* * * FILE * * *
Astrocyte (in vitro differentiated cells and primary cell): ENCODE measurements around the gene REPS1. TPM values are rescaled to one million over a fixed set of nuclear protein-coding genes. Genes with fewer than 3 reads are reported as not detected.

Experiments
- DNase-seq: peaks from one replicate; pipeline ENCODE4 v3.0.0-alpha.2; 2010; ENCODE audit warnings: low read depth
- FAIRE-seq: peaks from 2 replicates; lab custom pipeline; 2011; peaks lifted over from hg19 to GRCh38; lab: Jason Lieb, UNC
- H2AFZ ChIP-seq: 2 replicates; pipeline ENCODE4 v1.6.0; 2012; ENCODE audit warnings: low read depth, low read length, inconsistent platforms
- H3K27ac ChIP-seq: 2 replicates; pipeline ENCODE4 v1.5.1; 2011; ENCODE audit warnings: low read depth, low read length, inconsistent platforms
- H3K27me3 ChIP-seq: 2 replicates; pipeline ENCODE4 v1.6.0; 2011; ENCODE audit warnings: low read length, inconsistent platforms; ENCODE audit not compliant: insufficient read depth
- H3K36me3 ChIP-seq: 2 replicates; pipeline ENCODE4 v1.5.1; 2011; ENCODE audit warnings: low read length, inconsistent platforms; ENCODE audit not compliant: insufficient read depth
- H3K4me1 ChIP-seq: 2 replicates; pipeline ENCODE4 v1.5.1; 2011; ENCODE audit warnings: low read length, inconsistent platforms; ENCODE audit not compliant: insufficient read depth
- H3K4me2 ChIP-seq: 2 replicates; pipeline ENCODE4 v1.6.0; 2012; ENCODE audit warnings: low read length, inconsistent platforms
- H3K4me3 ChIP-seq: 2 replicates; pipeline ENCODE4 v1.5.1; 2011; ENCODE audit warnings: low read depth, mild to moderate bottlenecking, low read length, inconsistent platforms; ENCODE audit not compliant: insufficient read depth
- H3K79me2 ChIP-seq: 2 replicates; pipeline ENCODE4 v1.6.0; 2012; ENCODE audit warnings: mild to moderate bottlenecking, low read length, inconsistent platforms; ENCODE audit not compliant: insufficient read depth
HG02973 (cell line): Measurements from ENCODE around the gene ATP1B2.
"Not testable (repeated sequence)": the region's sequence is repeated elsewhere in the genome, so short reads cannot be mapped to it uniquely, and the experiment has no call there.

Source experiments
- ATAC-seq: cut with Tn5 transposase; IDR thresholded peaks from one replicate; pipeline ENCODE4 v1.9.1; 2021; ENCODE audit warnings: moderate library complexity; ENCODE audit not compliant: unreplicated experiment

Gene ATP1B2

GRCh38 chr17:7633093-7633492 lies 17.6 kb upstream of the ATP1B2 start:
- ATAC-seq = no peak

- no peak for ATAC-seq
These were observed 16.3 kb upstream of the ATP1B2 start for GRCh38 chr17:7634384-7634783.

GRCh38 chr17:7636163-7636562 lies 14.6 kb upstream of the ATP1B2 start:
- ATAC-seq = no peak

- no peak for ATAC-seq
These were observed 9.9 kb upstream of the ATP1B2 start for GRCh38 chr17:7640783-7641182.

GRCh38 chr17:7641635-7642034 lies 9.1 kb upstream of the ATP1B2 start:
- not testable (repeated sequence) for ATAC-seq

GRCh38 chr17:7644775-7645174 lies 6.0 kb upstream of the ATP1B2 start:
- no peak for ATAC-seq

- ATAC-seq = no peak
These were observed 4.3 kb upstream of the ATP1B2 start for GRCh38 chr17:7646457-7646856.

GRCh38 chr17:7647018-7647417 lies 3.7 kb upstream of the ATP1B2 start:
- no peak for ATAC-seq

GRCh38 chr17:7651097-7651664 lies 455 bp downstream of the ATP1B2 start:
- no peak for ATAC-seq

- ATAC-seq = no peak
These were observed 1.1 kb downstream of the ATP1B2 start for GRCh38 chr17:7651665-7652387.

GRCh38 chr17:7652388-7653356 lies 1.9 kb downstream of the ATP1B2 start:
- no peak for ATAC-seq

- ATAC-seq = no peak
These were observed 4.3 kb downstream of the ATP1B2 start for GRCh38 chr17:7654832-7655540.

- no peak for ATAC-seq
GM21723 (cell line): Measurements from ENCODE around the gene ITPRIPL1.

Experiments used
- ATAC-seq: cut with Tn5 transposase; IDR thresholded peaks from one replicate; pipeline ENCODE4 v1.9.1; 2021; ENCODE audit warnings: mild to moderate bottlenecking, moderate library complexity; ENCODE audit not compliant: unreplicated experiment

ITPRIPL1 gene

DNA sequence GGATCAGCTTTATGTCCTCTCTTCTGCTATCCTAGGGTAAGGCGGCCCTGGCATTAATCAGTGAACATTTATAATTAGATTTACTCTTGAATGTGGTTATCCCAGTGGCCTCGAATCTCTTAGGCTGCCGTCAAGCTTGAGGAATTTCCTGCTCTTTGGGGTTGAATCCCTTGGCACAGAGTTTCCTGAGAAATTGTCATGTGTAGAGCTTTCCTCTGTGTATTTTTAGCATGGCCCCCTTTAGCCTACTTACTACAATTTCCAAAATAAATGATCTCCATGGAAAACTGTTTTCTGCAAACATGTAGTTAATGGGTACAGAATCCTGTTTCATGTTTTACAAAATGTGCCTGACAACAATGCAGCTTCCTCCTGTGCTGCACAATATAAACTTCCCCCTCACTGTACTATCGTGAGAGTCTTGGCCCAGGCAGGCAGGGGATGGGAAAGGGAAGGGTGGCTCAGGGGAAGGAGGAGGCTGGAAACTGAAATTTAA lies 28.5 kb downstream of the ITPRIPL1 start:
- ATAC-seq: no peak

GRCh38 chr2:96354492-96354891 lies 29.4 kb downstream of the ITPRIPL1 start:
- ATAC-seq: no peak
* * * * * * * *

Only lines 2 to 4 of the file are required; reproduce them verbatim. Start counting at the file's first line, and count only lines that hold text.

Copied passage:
Experiments
- DNase-seq: peaks from one replicate; pipeline ENCODE4 v3.0.0-alpha.2; 2010; ENCODE audit warnings: low read depth
- FAIRE-seq: peaks from 2 replicates; lab custom pipeline; 2011; peaks lifted over from hg19 to GRCh38; lab: Jason Lieb, UNC